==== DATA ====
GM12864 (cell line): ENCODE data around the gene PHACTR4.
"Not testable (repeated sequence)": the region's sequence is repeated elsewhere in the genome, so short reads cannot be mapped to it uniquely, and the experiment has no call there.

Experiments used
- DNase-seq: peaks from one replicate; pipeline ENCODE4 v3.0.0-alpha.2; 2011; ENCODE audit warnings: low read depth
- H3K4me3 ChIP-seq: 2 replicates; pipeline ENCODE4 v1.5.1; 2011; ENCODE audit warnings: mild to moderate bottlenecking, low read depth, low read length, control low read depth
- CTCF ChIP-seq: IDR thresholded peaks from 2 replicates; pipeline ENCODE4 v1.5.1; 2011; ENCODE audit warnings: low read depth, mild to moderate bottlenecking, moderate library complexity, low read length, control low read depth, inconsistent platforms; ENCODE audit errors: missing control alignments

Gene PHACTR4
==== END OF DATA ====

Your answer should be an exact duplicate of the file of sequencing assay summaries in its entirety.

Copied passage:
GM12864 (cell line): ENCODE data around the gene PHACTR4.
"Not testable (repeated sequence)": the region's sequence is repeated elsewhere in the genome, so short reads cannot be mapped to it uniquely, and the experiment has no call there.

Experiments used
- DNase-seq: peaks from one replicate; pipeline ENCODE4 v3.0.0-alpha.2; 2011; ENCODE audit warnings: low read depth
- H3K4me3 ChIP-seq: 2 replicates; pipeline ENCODE4 v1.5.1; 2011; ENCODE audit warnings: mild to moderate bottlenecking, low read depth, low read length, control low read depth
- CTCF ChIP-seq: IDR thresholded peaks from 2 replicates; pipeline ENCODE4 v1.5.1; 2011; ENCODE audit warnings: low read depth, mild to moderate bottlenecking, moderate library complexity, low read length, control low read depth, inconsistent platforms; ENCODE audit errors: missing control alignments

Gene PHACTR4